NEW YORK – Finally, the New Jersey Nets started down the perilous path of shedding salary, clearing cap space and trying to transform themselves into a competitive commodity for that hell-bent run at LeBron James in the summer of 2010. Richard Jefferson goes, the roster turns over and the post-Jason Kidd transformation takes its most dramatic change.
The Nets need a perfect storm to make this happen once James can opt out of his Cleveland Cavaliers contract and make himself the most desirable free agent in NBA history. The Nets are counting on part-owner Jay-Z’s personal crusade to recruit his close friend to Brooklyn, but there’s nothing to discuss until the Nets remake themselves for the long run.
Richard Jefferson leaves for Milwaukee with three years and $42.4 million left on his contract, and Nets president Rod Thorn and GM Kiki Vandeweghe made a dramatic draft-day transformation that included the Bucks’ 7-footer Yi Jianlian, and two No. 1 picks on Thursday night – Stanford's Brook Lopez and California’s Ryan Anderson. They would’ve been satisfied with this change, but a player who they had considered picking at No. 21 – Memphis' Chris Douglas-Roberts – dropped to them early in the second round.
New Jersey had hoped that West Virginia’s Joe Alexander would drop to them at No. 10, but Milwaukee grabbed him and Lopez was the 7-foot forward they were grateful to still find on the board. Anderson is a 6-foot-10 shooter, and yes, Jianlian is still a mystery to most in the NBA. He suffered with injuries and the cultural transition as the sixth pick a year ago, but he also showed flashes and possibilities that make him far from a lost cause.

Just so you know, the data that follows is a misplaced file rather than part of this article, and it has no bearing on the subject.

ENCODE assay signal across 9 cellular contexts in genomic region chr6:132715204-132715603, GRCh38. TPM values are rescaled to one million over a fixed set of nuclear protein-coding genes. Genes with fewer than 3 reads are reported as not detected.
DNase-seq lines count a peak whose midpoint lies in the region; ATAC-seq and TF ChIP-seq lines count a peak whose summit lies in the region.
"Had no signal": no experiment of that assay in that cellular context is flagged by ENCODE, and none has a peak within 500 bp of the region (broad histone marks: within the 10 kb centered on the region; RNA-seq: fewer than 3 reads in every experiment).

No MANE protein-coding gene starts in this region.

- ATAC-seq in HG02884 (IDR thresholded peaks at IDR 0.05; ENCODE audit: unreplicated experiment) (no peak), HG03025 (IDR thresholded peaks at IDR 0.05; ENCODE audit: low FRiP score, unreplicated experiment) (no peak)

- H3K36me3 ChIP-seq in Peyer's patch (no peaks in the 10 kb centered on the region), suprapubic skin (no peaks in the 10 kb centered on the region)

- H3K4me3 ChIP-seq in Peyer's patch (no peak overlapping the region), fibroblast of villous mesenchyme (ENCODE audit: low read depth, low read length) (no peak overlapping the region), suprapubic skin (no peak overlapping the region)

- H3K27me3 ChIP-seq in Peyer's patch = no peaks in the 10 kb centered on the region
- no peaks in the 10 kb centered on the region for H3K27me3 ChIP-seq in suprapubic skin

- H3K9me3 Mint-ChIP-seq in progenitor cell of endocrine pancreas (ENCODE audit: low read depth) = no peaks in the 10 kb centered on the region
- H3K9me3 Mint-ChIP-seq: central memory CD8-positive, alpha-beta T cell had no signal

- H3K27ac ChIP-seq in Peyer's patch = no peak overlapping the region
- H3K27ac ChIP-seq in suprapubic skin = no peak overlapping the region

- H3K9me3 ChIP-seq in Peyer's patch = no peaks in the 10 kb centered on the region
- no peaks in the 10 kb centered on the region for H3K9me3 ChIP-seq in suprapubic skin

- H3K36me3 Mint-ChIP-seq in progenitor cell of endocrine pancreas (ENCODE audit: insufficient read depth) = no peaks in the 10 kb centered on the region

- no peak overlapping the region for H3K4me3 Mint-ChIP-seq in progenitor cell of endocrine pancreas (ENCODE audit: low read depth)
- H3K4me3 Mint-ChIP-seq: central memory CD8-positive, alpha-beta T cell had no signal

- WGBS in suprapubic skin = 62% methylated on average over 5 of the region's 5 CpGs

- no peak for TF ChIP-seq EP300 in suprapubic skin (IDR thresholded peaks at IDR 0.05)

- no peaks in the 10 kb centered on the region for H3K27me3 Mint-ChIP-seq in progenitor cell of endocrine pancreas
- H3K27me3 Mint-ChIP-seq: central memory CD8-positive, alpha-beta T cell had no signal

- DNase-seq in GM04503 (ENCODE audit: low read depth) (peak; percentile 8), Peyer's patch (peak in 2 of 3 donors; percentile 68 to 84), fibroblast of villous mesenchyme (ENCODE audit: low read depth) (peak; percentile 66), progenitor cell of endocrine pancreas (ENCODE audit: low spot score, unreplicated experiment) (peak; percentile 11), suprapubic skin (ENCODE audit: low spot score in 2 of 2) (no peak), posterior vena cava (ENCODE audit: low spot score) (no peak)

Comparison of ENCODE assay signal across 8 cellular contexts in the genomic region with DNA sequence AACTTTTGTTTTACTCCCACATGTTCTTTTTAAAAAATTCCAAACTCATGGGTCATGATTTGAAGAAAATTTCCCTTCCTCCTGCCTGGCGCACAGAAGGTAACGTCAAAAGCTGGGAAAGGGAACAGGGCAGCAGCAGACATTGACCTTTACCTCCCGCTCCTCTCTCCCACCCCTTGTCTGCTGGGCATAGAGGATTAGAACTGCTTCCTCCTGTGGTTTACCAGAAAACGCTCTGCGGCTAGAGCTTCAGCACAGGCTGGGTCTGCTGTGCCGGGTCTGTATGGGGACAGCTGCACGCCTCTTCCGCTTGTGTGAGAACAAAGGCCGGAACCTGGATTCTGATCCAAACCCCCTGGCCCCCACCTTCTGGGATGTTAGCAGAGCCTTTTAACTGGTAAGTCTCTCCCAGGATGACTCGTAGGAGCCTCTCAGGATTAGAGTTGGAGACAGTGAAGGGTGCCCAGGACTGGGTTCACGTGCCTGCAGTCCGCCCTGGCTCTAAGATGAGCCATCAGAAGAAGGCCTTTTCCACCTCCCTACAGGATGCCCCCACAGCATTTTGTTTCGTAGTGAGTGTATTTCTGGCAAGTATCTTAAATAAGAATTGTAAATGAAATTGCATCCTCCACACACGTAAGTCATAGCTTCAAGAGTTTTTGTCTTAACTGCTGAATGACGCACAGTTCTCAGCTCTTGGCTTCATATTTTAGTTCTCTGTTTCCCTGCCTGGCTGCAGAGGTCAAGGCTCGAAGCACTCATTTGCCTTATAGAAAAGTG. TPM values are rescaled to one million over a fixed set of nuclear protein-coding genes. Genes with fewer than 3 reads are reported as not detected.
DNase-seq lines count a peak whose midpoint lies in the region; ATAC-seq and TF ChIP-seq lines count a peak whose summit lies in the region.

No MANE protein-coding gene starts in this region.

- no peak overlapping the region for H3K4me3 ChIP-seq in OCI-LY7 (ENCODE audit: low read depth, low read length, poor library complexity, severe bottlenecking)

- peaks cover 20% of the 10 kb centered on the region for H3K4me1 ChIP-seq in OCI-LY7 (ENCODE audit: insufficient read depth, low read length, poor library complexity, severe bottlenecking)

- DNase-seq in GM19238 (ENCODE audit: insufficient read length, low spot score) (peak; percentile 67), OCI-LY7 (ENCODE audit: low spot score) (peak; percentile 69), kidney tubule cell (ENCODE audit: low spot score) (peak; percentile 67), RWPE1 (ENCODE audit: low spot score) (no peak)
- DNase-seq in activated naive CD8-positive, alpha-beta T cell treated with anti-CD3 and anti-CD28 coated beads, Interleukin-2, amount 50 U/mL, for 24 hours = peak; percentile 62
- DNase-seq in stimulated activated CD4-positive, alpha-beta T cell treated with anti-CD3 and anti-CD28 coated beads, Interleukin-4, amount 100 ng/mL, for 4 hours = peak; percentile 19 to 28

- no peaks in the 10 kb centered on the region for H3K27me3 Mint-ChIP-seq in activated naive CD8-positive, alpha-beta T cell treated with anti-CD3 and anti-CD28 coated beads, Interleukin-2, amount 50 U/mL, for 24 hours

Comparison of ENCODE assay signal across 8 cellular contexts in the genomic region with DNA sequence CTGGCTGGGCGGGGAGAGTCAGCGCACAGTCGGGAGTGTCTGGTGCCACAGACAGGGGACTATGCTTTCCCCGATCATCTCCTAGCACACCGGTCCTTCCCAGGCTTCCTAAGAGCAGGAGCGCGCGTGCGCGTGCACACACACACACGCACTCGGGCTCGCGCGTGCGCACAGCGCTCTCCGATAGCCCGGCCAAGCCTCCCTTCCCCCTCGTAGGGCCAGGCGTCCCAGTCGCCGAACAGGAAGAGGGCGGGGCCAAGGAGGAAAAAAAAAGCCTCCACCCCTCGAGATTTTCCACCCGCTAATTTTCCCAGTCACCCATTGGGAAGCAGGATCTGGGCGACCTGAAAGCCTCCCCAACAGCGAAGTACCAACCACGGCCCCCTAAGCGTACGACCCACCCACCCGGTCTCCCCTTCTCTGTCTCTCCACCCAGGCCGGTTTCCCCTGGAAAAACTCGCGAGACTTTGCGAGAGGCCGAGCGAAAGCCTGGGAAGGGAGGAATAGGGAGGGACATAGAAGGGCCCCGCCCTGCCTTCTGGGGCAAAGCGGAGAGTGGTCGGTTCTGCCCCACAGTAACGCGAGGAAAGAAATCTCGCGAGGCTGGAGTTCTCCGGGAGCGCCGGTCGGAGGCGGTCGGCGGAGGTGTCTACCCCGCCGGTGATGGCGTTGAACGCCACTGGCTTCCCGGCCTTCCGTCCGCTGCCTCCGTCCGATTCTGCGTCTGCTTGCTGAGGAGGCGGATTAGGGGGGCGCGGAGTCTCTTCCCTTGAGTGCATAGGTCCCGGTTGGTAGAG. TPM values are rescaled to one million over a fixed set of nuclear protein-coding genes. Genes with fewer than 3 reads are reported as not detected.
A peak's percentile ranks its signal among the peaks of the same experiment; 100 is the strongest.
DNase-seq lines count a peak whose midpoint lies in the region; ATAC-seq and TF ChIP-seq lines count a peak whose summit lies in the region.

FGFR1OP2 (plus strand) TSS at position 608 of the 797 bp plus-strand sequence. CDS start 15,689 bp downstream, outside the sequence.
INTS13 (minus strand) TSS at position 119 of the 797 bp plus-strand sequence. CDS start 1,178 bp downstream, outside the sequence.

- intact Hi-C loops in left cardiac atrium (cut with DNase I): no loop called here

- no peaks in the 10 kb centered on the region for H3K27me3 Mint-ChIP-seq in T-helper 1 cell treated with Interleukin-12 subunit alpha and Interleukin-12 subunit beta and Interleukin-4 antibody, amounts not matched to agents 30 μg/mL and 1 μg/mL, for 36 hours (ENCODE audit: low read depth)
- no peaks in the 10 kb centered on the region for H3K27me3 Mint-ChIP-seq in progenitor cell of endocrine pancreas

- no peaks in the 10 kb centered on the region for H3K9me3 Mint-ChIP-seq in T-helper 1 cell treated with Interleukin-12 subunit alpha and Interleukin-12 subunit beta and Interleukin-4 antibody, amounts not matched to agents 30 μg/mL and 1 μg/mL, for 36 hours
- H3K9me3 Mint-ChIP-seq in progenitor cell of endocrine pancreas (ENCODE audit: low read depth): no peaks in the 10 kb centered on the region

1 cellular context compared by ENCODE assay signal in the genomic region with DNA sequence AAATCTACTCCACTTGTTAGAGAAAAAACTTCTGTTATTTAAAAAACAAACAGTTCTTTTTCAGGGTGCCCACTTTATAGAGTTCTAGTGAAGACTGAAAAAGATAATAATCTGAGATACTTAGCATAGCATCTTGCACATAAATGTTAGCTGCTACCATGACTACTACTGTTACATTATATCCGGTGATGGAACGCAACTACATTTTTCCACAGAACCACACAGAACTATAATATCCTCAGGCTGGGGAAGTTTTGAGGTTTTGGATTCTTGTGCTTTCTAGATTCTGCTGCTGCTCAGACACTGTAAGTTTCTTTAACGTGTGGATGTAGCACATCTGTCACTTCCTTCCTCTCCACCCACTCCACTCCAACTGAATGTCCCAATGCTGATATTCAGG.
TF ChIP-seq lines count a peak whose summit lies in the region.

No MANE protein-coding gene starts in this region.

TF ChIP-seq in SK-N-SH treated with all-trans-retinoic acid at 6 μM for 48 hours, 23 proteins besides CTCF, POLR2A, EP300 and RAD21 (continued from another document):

“A big future,” Thorn gushed of Yi, but no one should kid themselves. For the Nets, Yi is as much a business as a basketball decision. Ownership believes the immense Asian-American community in metropolitan New York will fill seats for the lame-duck Nets in the ghostly Meadowlands Arena.
Still, this was a step closer to the chase for LeBron James. The Knicks are determined to be a part of that recruitment, but they have a long way to go to shed the contracts needed to get under the cap. The Nets had two first-round picks this year, and two again in 2009, because of the fabulous Kidd trade that fleeced the Dallas Mavericks.
They’ll have Devin Harris running the floor with young, athletic teammates, with Vince Carter the odd fit in this refurbishing. The Nets are destined for the lottery again, but they have two more years to develop this cast, reconstruct credibility and pray that Cleveland GM Danny Ferry never finds James a running mate. In 2010, it is believed that James will work hard to convince his Team USA teammate, Chris Bosh, and perhaps Phoenix’s Amare Stoudemire, to come play with him.
James will have to make a hard choice on his hometown Cavs and the global marketing stage that New York could bring him. James was lukewarm on the mid-season trade for Ben Wallace and Delonte West, and colleagues of Ferry believed that his mission on Thursday night was to draft a player who could make the most immediate impact. This turned out to be a Nets target, N.C. State’s 6-9 freshman J.J. Hickson, at No. 19, but the Cavs’ race against time moved into a different gear on draft day.
J.J. is a good prospect, but he’s no Jay-Z in LeBron’s life. The Nets just got younger and leaner, and make no mistake: Even as long shots go, they crept a little closer to King James on Thursday night.